Isoniazid and Rifampicin Tuberculosis Drug Resistance in HIV Endemic Region of Western Kenya

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Fredrick Ogumbo
Ronald Odero
Ben Odhiambo
Patrick Emojong
Albert Okumu
James Nonoh
Steve Wandiga
Bernard Guya


Background: Tuberculosis drug resistance is often associated with inadequate anti-tuberculosis treatment regimen resulting to mutations that confers resistance to anti-tuberculosis agents. This is aggravated by synergetic relationship between Tuberculosis and HIV (Human Immunodeficiency Virus). Over 25% of Global Tuberculosis deaths occur in Africa and Kenya is one of the 30 high burden countries that together account for more than 80% of the world’s TB cases. According to World Health Organization, in 2018, Multi drug resistant Tuberculosis prevalence in Kenya was 1.3% in new cases and 4.4% in retreatment cases. Kisumu County recorded the second highest HIV prevalence at 18.6% against the national prevalence of 4.5% in 2020. The extent of regional burden of DR-TB and HIV co-infection has not been exactly well-defined in Western Kenya.
Methods: This was a prospective cross sectional study that aimed to explore the association between Tuberculosis drug resistance and HIV status among new and previously treated pulmonary tuberculosis cases in Kisumu County, Kenya. Tuberculosis clinical suspects were recruited into the study and classified as HIV positive or negative based on their clinical data. Sputum samples from tuberculosis clinical suspects were subjected to fluorescent microscopy, phenotypic culture and line probe assay.
Results: Out of a sample of 256, response rate was 216 of which HIV positive cases were 119(55.1%) and negative were 97 (44.9%). The study found that out of 11 that were phenotypic Isoniazid resistance 8(6.7%) were from HIV positive cases while 3 (3.2%) were from HIV negative cases. Phenotypic rifampicin resistance among the HIV positive were 8 (6.7%) while HIV negative were 2 (2.1%). All the 2(1.7%) MDR cases were from HIV positive participants. The study found out that HIV status and Tuberculosis cases were significantly associated at p<.05. HIV positive cases were more likely associated with retreatment cases (OR=1.4,95CI:1.00-1.90) compared to new cases.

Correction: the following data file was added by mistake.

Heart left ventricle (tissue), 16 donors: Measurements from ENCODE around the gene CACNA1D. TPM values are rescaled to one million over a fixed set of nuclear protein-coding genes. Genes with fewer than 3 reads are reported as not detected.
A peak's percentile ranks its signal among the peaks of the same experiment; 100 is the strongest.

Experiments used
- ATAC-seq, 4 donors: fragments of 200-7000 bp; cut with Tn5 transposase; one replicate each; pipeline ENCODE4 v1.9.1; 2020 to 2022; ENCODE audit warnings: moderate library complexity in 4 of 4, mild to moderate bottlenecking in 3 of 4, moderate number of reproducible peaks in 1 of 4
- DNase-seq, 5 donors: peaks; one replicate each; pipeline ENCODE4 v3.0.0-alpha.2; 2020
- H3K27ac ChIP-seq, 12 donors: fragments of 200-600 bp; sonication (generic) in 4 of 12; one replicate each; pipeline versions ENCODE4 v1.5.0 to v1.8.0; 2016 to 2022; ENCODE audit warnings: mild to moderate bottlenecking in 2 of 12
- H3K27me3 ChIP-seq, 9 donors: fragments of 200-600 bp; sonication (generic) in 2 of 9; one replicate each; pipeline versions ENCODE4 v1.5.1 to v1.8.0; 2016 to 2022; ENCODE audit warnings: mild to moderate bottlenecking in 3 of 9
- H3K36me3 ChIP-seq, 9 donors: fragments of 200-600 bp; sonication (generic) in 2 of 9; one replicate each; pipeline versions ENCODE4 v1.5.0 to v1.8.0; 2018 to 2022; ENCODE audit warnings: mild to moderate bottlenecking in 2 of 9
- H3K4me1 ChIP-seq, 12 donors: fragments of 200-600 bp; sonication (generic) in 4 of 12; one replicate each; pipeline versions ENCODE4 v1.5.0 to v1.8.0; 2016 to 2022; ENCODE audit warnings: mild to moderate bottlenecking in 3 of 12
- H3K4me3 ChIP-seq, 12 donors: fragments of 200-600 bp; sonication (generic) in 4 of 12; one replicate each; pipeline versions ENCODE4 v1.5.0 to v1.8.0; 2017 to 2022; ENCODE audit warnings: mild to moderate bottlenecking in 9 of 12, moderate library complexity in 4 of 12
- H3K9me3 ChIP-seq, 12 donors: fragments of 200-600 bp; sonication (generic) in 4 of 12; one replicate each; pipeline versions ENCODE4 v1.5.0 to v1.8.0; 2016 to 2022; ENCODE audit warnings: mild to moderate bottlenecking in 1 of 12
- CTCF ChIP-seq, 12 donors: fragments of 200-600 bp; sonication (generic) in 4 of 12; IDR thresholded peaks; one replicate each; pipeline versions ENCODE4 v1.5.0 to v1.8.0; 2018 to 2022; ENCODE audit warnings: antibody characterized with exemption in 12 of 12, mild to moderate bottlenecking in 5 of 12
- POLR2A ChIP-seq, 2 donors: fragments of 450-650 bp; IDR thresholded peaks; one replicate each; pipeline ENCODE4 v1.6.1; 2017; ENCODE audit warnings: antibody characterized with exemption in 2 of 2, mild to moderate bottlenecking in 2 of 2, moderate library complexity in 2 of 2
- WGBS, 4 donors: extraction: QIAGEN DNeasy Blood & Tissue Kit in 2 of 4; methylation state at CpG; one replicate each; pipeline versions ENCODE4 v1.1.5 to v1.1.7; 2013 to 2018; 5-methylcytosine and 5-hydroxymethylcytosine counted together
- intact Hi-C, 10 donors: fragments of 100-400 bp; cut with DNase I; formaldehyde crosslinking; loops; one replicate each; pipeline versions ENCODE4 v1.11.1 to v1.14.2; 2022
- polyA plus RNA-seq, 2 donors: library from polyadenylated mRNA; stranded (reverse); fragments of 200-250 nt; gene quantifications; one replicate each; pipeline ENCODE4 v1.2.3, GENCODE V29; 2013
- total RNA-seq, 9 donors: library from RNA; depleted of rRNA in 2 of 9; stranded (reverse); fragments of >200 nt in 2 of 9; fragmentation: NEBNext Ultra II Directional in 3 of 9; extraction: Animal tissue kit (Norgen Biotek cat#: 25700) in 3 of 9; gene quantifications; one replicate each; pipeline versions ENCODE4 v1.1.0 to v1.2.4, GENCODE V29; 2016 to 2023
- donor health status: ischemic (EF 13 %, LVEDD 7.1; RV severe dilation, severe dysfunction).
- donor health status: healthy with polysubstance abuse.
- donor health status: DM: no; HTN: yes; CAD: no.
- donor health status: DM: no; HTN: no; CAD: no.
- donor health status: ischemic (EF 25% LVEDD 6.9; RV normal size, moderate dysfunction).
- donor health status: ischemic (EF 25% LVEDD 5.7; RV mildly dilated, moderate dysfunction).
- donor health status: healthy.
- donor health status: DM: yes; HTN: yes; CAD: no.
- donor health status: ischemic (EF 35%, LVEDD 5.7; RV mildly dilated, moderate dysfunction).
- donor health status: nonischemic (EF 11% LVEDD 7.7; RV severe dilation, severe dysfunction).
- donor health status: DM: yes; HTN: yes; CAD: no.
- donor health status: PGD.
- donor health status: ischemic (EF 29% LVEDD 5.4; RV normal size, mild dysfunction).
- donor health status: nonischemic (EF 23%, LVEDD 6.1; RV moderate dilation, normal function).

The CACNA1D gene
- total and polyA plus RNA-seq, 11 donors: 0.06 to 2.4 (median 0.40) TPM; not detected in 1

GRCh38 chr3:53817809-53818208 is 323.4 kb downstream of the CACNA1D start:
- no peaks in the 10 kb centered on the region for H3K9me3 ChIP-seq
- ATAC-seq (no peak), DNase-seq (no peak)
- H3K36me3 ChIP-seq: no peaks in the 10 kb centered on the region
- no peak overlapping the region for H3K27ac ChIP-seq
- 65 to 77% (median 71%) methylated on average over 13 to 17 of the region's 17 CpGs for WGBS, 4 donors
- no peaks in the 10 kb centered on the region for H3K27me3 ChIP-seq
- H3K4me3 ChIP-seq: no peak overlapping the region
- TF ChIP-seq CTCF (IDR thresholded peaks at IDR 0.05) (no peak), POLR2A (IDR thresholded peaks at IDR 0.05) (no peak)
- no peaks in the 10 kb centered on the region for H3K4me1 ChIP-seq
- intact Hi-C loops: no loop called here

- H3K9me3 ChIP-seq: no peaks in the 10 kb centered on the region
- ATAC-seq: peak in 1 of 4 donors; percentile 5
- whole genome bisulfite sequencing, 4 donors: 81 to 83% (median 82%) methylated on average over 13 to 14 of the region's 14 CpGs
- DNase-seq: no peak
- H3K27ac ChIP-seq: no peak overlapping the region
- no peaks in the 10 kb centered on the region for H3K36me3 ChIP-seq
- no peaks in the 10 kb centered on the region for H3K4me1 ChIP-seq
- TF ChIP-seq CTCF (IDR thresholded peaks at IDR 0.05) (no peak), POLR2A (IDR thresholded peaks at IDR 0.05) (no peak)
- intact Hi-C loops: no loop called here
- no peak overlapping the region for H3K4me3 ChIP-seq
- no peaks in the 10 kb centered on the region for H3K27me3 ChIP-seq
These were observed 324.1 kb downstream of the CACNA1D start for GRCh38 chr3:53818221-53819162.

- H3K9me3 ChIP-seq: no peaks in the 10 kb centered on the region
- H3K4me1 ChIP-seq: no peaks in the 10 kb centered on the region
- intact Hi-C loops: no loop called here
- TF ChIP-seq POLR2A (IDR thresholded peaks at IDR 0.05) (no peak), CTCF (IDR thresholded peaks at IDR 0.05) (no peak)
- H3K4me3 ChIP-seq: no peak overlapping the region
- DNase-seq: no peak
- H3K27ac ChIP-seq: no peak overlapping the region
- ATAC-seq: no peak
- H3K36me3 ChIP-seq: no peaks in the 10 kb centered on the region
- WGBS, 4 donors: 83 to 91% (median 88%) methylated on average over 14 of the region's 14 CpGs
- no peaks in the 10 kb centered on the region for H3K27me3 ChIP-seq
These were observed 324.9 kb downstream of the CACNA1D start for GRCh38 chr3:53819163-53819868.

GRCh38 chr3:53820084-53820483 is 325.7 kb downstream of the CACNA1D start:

The study found out that the common mutant probe among the HIV positive was katG MUT1 4(2.6%), while mutant probes among the HIV negative were in hA MUT1 1(0.7%), katG MUT1 1(0.7%) and roB MUT2A 1(0.7%). Wild type gene deletion among the HIV positive cases were observed in probes katG WT 3(2.1%), roB WT7, katG WT 1(0.7%) while wild type gene deletion among the HIV negative cases were inhA WT1 1(0.7%), in hA WT1/inhAWT2 1(0.7%), katG WT 1(0.7%).
Conclusion: Interventions specific to HIV-endemic areas are urgently needed to block tuberculosis drug resistance transmission. Development and improvement of the efficacy of interventions will require a greater understanding of the transmission of multidrug-resistant tuberculosis in HIV-endemic settings like Kisumu County, Western Kenya.

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